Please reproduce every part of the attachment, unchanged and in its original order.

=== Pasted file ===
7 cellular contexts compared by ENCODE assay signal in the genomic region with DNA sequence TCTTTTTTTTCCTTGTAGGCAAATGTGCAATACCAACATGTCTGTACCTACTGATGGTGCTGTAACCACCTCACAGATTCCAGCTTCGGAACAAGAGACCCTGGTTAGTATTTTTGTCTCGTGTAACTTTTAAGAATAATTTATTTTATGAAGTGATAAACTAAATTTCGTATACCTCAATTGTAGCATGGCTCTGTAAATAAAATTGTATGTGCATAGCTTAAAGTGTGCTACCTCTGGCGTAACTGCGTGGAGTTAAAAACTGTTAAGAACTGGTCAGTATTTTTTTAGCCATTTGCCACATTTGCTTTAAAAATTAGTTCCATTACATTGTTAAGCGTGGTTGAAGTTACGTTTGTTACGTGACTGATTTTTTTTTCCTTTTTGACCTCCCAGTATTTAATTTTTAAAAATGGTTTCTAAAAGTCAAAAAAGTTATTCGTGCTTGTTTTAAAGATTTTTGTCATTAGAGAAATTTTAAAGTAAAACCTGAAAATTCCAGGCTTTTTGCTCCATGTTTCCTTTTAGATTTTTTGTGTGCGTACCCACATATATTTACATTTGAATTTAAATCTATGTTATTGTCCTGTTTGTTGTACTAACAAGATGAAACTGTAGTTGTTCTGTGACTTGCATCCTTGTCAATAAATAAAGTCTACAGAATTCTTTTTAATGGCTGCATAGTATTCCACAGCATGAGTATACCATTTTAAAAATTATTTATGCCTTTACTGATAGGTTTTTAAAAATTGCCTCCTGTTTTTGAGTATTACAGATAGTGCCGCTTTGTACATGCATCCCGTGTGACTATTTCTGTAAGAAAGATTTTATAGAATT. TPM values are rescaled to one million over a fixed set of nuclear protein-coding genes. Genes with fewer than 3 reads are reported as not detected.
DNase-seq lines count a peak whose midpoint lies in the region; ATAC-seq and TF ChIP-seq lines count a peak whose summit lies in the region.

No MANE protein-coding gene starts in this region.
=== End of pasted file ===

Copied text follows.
7 cellular contexts compared by ENCODE assay signal in the genomic region with DNA sequence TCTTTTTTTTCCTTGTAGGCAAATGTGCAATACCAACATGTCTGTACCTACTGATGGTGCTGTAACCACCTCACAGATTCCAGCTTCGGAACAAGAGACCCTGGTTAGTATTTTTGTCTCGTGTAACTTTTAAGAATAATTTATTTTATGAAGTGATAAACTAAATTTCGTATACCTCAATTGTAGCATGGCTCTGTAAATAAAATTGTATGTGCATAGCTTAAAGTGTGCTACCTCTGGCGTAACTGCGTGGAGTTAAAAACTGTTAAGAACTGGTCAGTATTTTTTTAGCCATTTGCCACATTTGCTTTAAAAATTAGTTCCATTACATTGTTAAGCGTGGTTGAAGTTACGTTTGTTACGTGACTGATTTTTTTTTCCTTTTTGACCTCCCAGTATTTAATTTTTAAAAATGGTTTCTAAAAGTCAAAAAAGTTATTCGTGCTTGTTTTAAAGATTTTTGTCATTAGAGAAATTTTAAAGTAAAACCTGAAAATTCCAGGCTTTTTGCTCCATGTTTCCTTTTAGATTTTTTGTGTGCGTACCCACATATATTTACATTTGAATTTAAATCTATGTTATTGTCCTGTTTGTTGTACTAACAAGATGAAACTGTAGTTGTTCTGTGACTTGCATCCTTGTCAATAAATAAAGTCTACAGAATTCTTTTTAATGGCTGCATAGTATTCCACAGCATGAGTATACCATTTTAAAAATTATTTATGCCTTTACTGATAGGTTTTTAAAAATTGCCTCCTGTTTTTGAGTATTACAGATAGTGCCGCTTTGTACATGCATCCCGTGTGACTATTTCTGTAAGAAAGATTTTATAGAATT. TPM values are rescaled to one million over a fixed set of nuclear protein-coding genes. Genes with fewer than 3 reads are reported as not detected.
DNase-seq lines count a peak whose midpoint lies in the region; ATAC-seq and TF ChIP-seq lines count a peak whose summit lies in the region.

No MANE protein-coding gene starts in this region.